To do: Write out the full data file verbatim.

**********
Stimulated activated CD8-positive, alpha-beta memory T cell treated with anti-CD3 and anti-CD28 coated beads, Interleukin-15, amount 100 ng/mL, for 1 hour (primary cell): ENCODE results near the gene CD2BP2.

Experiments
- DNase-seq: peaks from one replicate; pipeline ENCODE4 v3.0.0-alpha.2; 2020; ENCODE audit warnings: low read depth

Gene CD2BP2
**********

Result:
Stimulated activated CD8-positive, alpha-beta memory T cell treated with anti-CD3 and anti-CD28 coated beads, Interleukin-15, amount 100 ng/mL, for 1 hour (primary cell): ENCODE results near the gene CD2BP2.

Experiments
- DNase-seq: peaks from one replicate; pipeline ENCODE4 v3.0.0-alpha.2; 2020; ENCODE audit warnings: low read depth

Gene CD2BP2